The water market study team is currently conducting stakeholder interviews, working to understand the perspective of individuals representative of MAGSA’s service area. Interviews are an opportunity for the study team to gather in depth feedback on preferences and perceptions for how a water market might be structured and will ultimately result in a water market design that fits the needs of MAGSA stakeholders and landowners. Once completed, the team will bring its findings to the Board for discussion.
The team is also working on developing varying water market options. The options look at different water supply scenarios such as groundwater allocation based on sustainable yield and potential surface water imports.
Stakeholders and landowners are encouraged to join the next Water Market Study workshop on Wednesday, October 21st from 4:00-6:00 PM. Check the website regularly for event updates.
Two new draft policies were released for public and committee review at the September 2nd Board Meeting. The Groundwater Export and Water Banking policies are open for public comment until September 30th. Their proposed adoption date is October 7th.
The Groundwater Export Policy clarifies and expands on the groundwater pumping restriction referenced in MAGSA’s Groundwater Sustainability Plan (GSP) as a management action to achieve sustainability. The policy will allow MAGSA to oversee, manage, and reasonably regulate groundwater extraction within its boundaries effectively and equitably. This includes groundwater pumping within MAGSA for any use outside of MAGSA.
The Water Banking Policy establishes guidelines and principles for MAGSA on water banking within its service area. The policy outlines measures MAGSA may implement for its oversight of any water banking activities within its boundaries.
The draft policies can be reviewed and comments submitted via MAGSA’s Board Policy page. MAGSA stakeholders and landowners are encouraged to engage in this foundational aspect of the groundwater management process.
Please note: The Board will convene a Closed Session portion of the meeting at 1:30 PM. Immediately thereafter, or at 2:00 PM, whichever is later, the Board will convene an open session to complete the balance of the meeting agenda. No change in Zoom details is required. Members of the public should simply connect to the Zoom link at the regular 2:00 PM appointed time.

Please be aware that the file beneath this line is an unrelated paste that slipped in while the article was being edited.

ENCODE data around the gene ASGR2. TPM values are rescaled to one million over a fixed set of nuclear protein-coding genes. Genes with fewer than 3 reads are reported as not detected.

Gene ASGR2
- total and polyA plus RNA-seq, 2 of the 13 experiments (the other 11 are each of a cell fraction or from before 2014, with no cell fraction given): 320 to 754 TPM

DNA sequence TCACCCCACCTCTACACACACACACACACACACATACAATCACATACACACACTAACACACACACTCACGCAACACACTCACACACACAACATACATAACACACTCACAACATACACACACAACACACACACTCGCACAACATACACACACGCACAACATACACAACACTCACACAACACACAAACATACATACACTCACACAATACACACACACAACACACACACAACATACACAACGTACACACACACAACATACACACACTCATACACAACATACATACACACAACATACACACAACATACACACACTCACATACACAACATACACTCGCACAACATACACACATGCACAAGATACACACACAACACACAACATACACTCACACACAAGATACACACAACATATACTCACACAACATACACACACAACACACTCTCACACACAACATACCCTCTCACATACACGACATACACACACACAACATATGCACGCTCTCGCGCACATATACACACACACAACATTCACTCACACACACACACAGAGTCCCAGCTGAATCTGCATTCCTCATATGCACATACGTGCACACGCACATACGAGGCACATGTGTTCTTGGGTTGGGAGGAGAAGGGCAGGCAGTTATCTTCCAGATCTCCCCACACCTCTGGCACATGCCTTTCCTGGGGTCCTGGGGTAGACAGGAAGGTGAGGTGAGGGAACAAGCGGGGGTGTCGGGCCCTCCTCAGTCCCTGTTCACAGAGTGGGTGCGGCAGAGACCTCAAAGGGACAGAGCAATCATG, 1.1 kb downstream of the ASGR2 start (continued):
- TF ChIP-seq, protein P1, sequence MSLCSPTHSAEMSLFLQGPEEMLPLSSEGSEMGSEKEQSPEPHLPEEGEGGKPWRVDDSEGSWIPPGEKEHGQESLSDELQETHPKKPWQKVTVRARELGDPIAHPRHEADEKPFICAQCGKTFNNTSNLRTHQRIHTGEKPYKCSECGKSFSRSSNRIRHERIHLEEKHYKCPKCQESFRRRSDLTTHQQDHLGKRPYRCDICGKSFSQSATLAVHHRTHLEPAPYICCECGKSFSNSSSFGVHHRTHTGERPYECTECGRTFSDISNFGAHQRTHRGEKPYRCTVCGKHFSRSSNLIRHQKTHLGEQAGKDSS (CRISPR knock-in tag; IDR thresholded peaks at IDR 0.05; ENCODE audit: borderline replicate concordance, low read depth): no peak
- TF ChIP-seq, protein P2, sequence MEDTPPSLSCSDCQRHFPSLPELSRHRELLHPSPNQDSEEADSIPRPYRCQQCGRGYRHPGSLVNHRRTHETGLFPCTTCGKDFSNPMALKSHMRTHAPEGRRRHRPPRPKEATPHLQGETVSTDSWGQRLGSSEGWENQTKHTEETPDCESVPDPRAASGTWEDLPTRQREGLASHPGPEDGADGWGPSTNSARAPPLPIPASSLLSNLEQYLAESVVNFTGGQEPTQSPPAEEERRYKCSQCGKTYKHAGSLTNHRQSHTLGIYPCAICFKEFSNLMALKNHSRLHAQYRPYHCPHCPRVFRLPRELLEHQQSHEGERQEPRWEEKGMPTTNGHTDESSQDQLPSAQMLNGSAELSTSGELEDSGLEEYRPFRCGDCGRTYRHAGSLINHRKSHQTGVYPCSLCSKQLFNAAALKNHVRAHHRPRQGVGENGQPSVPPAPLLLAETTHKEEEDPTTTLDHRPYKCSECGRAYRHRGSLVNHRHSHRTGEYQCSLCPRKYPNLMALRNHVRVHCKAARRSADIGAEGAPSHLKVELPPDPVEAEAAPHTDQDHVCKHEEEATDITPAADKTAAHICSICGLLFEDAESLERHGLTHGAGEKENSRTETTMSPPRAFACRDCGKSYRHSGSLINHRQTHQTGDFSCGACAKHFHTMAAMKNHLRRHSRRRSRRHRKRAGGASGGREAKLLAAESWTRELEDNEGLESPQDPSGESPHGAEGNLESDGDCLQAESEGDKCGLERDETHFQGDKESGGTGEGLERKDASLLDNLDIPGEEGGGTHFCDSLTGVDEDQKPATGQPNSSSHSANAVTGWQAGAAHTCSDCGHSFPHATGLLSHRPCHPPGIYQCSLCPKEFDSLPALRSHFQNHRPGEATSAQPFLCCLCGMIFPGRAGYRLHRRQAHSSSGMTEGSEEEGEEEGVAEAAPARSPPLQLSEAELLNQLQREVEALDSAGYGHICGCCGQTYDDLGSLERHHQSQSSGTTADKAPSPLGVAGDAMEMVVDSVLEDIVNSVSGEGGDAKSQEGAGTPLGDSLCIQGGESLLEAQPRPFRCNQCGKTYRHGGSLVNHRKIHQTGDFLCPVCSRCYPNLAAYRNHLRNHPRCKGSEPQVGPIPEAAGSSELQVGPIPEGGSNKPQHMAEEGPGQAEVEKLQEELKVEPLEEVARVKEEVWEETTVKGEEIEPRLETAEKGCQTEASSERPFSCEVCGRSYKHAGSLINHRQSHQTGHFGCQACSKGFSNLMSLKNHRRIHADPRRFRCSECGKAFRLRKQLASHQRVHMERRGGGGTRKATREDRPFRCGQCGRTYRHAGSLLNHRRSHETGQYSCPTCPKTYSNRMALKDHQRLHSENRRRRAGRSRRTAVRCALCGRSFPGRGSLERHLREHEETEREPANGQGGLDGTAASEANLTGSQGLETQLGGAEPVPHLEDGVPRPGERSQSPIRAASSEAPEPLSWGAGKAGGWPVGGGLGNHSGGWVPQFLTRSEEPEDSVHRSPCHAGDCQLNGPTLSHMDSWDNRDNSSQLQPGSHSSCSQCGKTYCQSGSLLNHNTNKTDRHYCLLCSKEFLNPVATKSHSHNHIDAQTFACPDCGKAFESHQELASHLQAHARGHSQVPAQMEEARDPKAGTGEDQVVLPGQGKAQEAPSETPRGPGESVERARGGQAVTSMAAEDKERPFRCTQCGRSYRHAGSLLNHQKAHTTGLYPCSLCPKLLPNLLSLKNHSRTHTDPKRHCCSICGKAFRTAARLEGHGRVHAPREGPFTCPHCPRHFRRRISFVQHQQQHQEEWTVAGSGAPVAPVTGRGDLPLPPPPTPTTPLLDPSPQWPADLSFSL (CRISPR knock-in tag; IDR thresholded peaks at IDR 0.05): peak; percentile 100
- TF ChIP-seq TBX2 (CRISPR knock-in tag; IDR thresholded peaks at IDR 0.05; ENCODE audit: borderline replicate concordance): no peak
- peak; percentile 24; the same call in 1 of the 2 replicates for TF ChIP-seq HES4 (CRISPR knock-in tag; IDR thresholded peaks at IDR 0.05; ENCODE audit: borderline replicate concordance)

*PLEASE BE ADVISED* In accordance with the Governor’s Executive Order (N-29-20) and the declared State of Emergency, including social distancing directives as a result of the potential threat associated with the COVID-19 virus, members of the Board of Directors and MAGSA will be participating in this meeting remotely.
This meeting will be held via ZOOM Web/Teleconference.
The Board approved a fee of $19 per acre for Fiscal Year 2020-21 at their July 15th meeting. Based on 114,475 acres included under the property-related fee, this generates a projected revenue of $2,175,025 for agency administration, professional services, and project and program development to implement the Groundwater Sustainability Plan (GSP), adopted in November 2019. In addition to MAGSA’s fee-based revenue, the agency will continue seeking additional funding for projects and management actions through grants.
Revenues collected from the fee cover the approved Fiscal Year 2020-21 budget expenses including agency administration and staff, GSP legal and litigation reserves, project development, and groundwater monitoring and implementation, among other technical and administrative expenses.
The $19 per acre fee is the maximum amount approved by MAGSA landowners in the Proposition 218 groundwater fee election passed in 2018. The fee is levied on all landowners within MAGSA via Fresno County tax bills, excluding parcels of 2 acres or less. This is the third budget year collecting the fee that has a 5-year lifespan.
Beyond fee revenues, MAGSA will continue applying for grant funding to accelerate implementation of specific projects and management actions outlined in its GSP. Recent grant awards like the US Bureau of Reclamation’s WaterSMART grant to study a groundwater market, in addition to future grant opportunities, aim to leverage and extend the dollars of MAGSA landowners collected via the fee.
MAGSA is committed to implementing solutions tailored to the landowners and stakeholders it serves and will continue to provide updates on its activities. To stay informed, sign up for our interested persons email list here, and follow us on Twitter @McMullinAreaGSA.
The MAGSA Board reviewed the preliminary draft groundwater data policy at their July 15th Board Meeting, releasing the draft for public review by stakeholders and landowners, the Technical Advisory and Stakeholder Committees.
The draft groundwater data policy can be reviewed, and comments submitted via MAGSA’s Board Policy webpage.
The groundwater data policy outlines methodologies for MAGSA to receive data from landowners and respond to data requests that ensure the confidentiality of data is maintained. It is the intent of MAGSA to protect landowner data to the maximum extent possible, unless otherwise released with permission from an individual landowner.